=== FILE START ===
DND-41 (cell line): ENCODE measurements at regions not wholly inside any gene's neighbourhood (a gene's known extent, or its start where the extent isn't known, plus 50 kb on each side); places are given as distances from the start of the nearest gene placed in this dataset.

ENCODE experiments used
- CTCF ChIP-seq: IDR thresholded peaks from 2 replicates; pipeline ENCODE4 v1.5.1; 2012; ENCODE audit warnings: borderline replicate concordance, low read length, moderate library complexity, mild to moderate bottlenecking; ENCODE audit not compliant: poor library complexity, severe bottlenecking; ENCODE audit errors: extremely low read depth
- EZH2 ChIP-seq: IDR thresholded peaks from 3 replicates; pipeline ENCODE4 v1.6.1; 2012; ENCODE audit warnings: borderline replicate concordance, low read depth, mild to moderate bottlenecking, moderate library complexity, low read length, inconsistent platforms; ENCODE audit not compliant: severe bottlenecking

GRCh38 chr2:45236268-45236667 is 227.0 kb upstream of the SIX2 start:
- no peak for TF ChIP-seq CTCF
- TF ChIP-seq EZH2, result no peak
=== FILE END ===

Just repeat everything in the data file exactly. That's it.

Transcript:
DND-41 (cell line): ENCODE measurements at regions not wholly inside any gene's neighbourhood (a gene's known extent, or its start where the extent isn't known, plus 50 kb on each side); places are given as distances from the start of the nearest gene placed in this dataset.

ENCODE experiments used
- CTCF ChIP-seq: IDR thresholded peaks from 2 replicates; pipeline ENCODE4 v1.5.1; 2012; ENCODE audit warnings: borderline replicate concordance, low read length, moderate library complexity, mild to moderate bottlenecking; ENCODE audit not compliant: poor library complexity, severe bottlenecking; ENCODE audit errors: extremely low read depth
- EZH2 ChIP-seq: IDR thresholded peaks from 3 replicates; pipeline ENCODE4 v1.6.1; 2012; ENCODE audit warnings: borderline replicate concordance, low read depth, mild to moderate bottlenecking, moderate library complexity, low read length, inconsistent platforms; ENCODE audit not compliant: severe bottlenecking

GRCh38 chr2:45236268-45236667 is 227.0 kb upstream of the SIX2 start:
- no peak for TF ChIP-seq CTCF
- TF ChIP-seq EZH2, result no peak